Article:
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Do you know how much your spouse earned last year?
If you don't, you're not alone. In a new survey from Fidelity that takes a page from "The Newlywed Game," 43 percent of the respondents could not say how much their partner earned, and 10 percent of that group were off by $25,000 or more. (Tweet this.)
That's despite the fact that 72 percent of the respondents said they and their partners communicate "very well" or "exceptionally well."
The communication shortfall was not limited to salaries. Some 36 percent of the couples disagreed on the amount of investable assets they have together, and 47 percent of the couples couldn't agree on the amount they'd need for retirement.
Couples have to "double down" on their efforts, said John Sweeney, executive vice president of retirement and investing strategies at Fidelity. "Transparent communication is the most critical part."
Boomers appear to be facing special challenges when it comes to money and communication. They were more likely than younger respondents to disagree about how much money they will need for retirement, even though 10,000 boomers reach age 65 every day.
Sweeney pointed to several reasons why couples are not clear about their partner's finances. For one, he said, the economy is increasingly project-based, so more people have income that fluctuates from year to year. In addition, the strong stock market may be causing income shifts for older respondents living off their investment portfolios.
He also noted that the disconnect was greatest among Gen X couples, and they are at an age where they may be receiving variable income from stock options and bonuses.
But there are also other, darker reasons why partners may have trouble identifying basic information about each other's finances. In a survey obtained by CNBC on Tuesday from insurance site Haven Life, nearly one in five admitted to hiding some of their finances from their significant other, including purchases and investments made without telling their partner.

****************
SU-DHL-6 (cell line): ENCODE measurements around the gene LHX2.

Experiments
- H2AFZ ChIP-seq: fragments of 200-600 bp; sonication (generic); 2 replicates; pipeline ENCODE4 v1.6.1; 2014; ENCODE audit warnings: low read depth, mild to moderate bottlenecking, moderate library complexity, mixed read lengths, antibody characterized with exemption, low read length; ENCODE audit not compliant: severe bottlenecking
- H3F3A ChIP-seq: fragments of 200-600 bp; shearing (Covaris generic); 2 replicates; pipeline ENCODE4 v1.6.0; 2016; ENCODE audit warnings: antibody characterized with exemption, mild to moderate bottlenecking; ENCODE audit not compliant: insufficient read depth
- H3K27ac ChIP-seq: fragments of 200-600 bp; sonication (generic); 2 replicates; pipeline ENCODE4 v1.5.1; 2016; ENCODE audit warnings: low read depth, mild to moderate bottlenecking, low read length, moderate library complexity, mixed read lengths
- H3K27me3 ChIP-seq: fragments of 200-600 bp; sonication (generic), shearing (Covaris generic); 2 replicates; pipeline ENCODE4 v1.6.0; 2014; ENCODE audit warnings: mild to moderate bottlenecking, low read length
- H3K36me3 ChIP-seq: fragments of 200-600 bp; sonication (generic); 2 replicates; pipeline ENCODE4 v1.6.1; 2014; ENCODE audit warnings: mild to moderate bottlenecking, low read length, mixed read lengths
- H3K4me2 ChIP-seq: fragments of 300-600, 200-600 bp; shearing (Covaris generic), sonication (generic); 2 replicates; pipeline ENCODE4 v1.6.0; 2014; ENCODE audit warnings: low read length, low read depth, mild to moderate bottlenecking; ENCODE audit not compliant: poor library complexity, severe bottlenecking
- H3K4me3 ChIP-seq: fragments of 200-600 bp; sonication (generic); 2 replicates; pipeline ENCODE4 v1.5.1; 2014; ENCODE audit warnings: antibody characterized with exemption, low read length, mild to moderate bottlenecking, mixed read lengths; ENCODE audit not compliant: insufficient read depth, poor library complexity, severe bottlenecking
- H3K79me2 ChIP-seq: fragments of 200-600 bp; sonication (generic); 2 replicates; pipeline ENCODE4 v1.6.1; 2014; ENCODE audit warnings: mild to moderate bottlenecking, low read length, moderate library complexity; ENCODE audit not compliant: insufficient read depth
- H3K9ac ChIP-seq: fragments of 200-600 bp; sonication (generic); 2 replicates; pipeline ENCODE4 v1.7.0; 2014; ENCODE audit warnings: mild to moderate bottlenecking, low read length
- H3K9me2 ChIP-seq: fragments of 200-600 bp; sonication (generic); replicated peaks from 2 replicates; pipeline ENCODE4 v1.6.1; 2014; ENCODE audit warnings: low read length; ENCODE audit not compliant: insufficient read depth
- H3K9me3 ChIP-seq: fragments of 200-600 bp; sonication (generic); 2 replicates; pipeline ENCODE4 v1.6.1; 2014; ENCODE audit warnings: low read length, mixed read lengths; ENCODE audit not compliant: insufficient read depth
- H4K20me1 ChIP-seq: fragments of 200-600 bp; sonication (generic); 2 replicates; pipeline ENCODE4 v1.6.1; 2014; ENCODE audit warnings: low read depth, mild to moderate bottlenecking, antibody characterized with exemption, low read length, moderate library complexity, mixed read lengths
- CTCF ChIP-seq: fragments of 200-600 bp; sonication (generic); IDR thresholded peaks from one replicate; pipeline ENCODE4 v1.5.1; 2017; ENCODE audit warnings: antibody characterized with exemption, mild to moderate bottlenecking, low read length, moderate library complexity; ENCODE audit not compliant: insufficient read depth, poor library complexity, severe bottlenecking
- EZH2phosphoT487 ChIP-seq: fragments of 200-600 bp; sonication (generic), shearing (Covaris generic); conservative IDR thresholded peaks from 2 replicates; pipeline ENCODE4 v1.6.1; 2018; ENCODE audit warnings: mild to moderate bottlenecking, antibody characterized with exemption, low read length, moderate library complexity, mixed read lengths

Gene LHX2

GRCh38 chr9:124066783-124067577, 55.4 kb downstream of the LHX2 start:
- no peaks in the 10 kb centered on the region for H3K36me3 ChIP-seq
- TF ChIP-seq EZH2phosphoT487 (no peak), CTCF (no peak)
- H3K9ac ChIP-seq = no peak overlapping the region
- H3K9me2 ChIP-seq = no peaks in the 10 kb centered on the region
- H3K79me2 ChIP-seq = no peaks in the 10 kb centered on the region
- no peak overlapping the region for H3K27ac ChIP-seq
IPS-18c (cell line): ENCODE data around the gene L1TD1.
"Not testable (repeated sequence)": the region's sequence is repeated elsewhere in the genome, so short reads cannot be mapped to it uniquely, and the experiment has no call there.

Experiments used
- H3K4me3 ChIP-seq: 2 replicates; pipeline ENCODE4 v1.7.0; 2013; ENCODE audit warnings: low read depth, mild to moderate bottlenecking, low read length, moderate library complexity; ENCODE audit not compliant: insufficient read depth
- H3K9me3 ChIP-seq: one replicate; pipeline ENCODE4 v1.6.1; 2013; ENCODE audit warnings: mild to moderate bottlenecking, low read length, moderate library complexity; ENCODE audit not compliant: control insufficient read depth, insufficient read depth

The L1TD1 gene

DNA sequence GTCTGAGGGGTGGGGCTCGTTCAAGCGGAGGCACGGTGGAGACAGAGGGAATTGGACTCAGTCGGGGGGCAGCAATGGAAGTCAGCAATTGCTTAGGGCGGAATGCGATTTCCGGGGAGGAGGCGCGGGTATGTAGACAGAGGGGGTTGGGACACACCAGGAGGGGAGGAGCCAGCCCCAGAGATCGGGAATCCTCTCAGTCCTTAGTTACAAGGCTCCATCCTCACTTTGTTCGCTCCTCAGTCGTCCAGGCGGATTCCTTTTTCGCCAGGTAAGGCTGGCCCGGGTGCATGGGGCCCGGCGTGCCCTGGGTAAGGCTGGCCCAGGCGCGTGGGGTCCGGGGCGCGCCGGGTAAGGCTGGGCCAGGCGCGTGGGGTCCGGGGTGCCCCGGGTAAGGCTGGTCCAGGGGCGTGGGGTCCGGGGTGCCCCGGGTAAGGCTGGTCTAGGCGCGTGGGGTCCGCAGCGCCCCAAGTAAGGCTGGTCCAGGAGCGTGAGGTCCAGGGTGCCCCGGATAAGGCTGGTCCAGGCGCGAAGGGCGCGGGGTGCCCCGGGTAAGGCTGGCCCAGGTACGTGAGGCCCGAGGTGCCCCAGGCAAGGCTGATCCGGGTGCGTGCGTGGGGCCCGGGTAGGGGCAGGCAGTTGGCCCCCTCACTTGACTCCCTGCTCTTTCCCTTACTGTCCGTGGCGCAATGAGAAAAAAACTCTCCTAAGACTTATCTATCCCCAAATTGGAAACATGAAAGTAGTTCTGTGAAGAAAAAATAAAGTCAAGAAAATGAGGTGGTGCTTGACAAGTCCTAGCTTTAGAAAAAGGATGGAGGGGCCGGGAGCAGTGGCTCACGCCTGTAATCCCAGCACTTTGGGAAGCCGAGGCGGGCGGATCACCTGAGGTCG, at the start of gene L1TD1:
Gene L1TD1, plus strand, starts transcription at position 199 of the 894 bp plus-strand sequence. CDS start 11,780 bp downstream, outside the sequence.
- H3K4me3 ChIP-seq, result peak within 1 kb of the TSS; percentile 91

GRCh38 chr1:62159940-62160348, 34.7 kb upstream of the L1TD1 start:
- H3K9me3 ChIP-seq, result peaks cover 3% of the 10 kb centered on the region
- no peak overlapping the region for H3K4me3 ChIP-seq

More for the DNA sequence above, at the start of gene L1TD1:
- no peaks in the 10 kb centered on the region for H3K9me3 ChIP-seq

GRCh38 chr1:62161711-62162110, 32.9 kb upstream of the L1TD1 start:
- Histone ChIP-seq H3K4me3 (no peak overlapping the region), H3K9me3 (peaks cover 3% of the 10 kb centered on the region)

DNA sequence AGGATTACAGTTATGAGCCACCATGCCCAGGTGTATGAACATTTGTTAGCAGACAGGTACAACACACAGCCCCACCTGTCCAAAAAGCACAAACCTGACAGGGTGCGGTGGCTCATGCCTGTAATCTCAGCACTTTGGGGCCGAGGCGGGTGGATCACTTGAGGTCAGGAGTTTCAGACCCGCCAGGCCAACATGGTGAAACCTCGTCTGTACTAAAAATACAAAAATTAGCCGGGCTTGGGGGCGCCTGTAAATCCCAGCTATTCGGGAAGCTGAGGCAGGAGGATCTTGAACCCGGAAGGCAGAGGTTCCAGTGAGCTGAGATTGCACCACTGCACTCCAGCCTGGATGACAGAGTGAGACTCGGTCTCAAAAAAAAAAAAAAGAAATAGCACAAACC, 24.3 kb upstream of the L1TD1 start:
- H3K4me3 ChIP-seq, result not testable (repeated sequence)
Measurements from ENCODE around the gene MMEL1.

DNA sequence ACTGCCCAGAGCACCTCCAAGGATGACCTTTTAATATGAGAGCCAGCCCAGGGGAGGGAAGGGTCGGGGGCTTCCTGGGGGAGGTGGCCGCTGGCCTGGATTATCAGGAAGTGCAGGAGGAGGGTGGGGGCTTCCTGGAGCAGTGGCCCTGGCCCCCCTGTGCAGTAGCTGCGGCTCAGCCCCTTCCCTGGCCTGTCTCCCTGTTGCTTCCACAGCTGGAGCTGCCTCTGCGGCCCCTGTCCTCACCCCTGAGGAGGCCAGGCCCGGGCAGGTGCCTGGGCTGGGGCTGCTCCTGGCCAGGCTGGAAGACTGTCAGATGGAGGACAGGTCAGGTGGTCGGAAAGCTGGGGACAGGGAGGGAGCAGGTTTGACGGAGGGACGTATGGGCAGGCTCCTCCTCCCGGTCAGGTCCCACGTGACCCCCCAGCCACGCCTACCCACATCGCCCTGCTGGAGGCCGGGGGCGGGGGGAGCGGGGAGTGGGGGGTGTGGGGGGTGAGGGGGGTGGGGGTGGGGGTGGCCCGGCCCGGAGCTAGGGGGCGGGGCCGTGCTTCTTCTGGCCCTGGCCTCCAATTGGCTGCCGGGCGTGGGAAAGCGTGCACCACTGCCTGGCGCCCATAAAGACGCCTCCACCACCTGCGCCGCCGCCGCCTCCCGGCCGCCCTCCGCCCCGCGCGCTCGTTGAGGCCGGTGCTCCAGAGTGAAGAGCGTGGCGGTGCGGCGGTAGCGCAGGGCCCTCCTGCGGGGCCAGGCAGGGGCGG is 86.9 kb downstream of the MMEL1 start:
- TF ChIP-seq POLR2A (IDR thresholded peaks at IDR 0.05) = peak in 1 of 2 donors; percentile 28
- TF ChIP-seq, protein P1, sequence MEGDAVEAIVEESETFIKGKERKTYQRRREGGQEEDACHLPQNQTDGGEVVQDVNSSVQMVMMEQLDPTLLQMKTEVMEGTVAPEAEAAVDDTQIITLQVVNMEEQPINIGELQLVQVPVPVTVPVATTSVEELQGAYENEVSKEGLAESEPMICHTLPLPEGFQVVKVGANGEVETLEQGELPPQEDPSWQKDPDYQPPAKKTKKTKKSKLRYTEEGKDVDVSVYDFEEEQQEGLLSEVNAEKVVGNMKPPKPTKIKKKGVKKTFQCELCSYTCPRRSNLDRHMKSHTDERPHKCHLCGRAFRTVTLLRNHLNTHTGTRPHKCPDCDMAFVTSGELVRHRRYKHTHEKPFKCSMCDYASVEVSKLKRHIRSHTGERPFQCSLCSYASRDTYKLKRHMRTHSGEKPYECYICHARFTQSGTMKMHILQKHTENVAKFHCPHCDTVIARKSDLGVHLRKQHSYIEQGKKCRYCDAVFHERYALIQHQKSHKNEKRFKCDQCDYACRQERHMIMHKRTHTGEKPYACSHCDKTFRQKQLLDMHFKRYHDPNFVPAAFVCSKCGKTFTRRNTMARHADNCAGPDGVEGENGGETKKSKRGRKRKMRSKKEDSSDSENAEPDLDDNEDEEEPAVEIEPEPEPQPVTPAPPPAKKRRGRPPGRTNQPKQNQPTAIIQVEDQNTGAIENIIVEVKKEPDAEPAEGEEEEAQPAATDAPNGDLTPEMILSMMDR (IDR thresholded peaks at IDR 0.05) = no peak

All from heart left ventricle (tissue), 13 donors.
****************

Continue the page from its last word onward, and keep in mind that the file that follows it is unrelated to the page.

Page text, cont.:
And in an earlier survey sponsored by the Citi Double Cash card, 24 percent of the respondents said they had a bank account their partner did not know about.
Financial infidelity like that can damage more than wallets, according to research on behalf of the National Endowment for Financial Education. That report found one in three people who had combined their finances with a partner in the past year had committed some kind of financial infidelity, from hiding a purchase or concealing cash to concealing a bank account. And 76 percent of that group of respondents said the deception had had an effect on their relationship.
Ironically, the participants in the Fidelity survey were quick to urge newlyweds to be open with each other about money. Their No. 1 recommendation to newlyweds was to start saving early for retirement, but the second most common recommendation was to "make all financial decisions together."
They could be on to something. Another new study, by TD Bank, found that only 27 percent of couples who talked about money less than once a month described their relationship as "extremely happy," but 42 percent of couples who talked about money at least once a week used that description. (Tweet this)
Apparently, while money can't buy you love, love and money do go hand in hand.